“Don’t you wish you were somewhere with a great view of something special?”

There was an Italian restaurant across the street from the McDonald’s. We decided to go there, even though we could see from the McDonald’s parking lot that it had no windows at all. “If I’m not going to enjoy a view of Mt. Fuji, I should at least enjoy my food.”

The Italian food was pretty good. There were windows on the inside, but they looked out to paintings of Italy. You could look out one window and see the Leaning Tower of Pisa. Out another you could see Rome. This would have been all nice and well, if the real Fuji-san weren’t sitting outside the restaurant begging to be looked at.

This would be a great spot for a McDonald’s.

We found a parking spot near Lake Kawaguchiko where we could park for free. We took a million photos of Mt. Fuji. I took photos of Mark and Mt. Fuji. He took photos of me and Mt. Fuji. We took photos together with Fuji in the background then some with neither of us in them. Then Mark suggested that we look for Aokigahara.

Me – “You do see that the sun is about to set…”

Mark – “Yup. It’ll be creepy!”

“Mark, did you hear that?”

We found the forest some call the Suicide Forest. It was dark. I know that there is a hiking trail into the forest and that one should always, always, always stick to the trail. Wandering off the marked path could get you hopelessly lost and you can die of exposure.

In the dark I could not even see a path to follow. We went just far enough to say we went in, but not far enough that we could not see the lights from the cars on the road. I think Mark tripped on a fallen tree and we both decided to come back the next morning.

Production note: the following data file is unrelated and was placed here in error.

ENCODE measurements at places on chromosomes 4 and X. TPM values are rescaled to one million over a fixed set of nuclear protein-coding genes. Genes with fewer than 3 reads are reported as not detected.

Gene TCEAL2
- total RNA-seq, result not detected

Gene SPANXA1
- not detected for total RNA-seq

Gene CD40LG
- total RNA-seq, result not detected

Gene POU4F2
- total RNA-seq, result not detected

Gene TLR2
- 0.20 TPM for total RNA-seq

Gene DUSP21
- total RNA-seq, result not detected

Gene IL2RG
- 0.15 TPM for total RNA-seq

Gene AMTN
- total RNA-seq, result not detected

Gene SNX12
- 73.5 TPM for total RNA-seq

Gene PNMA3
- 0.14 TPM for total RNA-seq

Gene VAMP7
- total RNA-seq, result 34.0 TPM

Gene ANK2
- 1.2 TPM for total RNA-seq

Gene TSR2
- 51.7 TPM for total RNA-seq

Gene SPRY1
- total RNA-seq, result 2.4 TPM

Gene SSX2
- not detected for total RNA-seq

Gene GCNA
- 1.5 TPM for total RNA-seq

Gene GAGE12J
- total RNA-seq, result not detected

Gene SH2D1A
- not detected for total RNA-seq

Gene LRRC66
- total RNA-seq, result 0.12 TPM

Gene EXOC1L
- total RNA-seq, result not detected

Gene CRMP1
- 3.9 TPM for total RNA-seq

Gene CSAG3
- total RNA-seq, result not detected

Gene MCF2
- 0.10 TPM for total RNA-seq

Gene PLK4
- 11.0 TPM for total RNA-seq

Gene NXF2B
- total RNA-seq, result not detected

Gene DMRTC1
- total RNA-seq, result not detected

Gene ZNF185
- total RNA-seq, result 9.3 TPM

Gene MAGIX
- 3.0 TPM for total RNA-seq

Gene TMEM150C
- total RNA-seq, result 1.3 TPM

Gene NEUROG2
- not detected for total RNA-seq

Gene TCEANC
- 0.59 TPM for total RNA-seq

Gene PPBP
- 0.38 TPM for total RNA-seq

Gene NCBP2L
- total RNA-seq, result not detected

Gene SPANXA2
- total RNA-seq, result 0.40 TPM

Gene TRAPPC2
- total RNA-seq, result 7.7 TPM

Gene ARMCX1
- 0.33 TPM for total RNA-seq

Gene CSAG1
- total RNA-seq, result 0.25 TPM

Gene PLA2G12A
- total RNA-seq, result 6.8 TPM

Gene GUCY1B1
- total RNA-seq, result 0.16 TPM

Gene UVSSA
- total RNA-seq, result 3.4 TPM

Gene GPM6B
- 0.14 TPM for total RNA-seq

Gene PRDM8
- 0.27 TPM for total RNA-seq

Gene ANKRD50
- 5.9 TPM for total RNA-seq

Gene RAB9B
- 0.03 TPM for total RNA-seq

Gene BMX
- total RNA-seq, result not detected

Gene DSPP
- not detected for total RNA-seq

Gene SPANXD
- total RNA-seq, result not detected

“The ghosts would be asleep then.”

All Pictures



How to get there:

You can enter Japan by plane or boat. Though, the number of boats going to Japan from other countries has gone down significantly.

Americans get 90-day visas to Japan at the port of entry. Check with your nearest Japanese embassy or consulate for visa information.







  • Be careful what over the counter drugs you bring into Japan.  Actifed, Sudafed, Vicks inhalers, and Codeine are prohibited.
  • InternationalATMs are really hard to find; more so if you aren’t in a big city. Many places in Japan do not use credit cards. Take cash and call your bank to ask whatATMs or banks in Japan will work with your cash card.
    • ATMs have opening hours. Usually 9:00-18:00 (They have better work hours than most business men and women here.)
    • The Post Office bank seems to work with the most international cards.
  • You can get a Japan Railway, pass which saves you a lot of money on the trains, but you can only buy it before you get to Japan and you cannot be a resident of Japan. (I don’t have more information about it because I’ve only ever lived in Japan; I’ve never been a tourist here.)

Ryugashi Cavern
(Tatsugaiwa hora)

How to get there:

  • Coordinates 34°50’42.7″N 137°38’55.0″E


193 Inasacho Tabata, Kita-ku, Hamamatsu, Shizuoka Prefecture 431-2221, Japan


  • 053-543-0108



  • 650 yen
  • parking is free


  • 9:00 – 17:00


  • It takes about 45 minutes to an hour to explore.
  • Check out the blue Illumination Cave in the waiting area.

Lake Kawaguchiko

How to get there:

  • Coordinates 35°30’37.2″N 138°46’25.7″E
  • free parking at: 35°30’46.0″N 138°46’04.1″E
    • This is not long term parking.



  • free


  • always avaible


  • Go to the eastern end of the lake for great views of Mt. Fuji.
  • There are many hotels nearby that have onsens with great views of Mt. Fuji.

(Suicide Forest)

How to get there:

  • Coordinates 35°28’46.2″N 138°39’30.6″E


Fujikawaguchiko-machi, Minamitsuru-gun, Yamanashi Prefecture 401-0332 , Japan



  • Parking is free
  • Hiking is free
  • There is a charge for visiting the Lave tunnels or the caves


  • There is no closing time for hiking. But, really, do you want hike here after the sun goes down?



  • If you go hiking here, DO NOT leave the path. Not only is there a chance you will see dead people, but you will most likely get hopelessly lost!

K’s House Mt.Fuji

How to get there:

  • Coordinates 35°30’20.6″N 138°45’38.4″E


6713-108, Funatsu, Fujikawaguchiko, Minamitsuru-gu, Mount Fuji, Japan





  • Check in 15:00-20:00
  • Check out 8:00-11:00


  • There are a few free parking spots.
  • This is one of the nicest, cleanest, and most organized hostels in Japan.
  • The wi-fi is not that great, though.
  • This is part of a chain of hostels throughout Japan.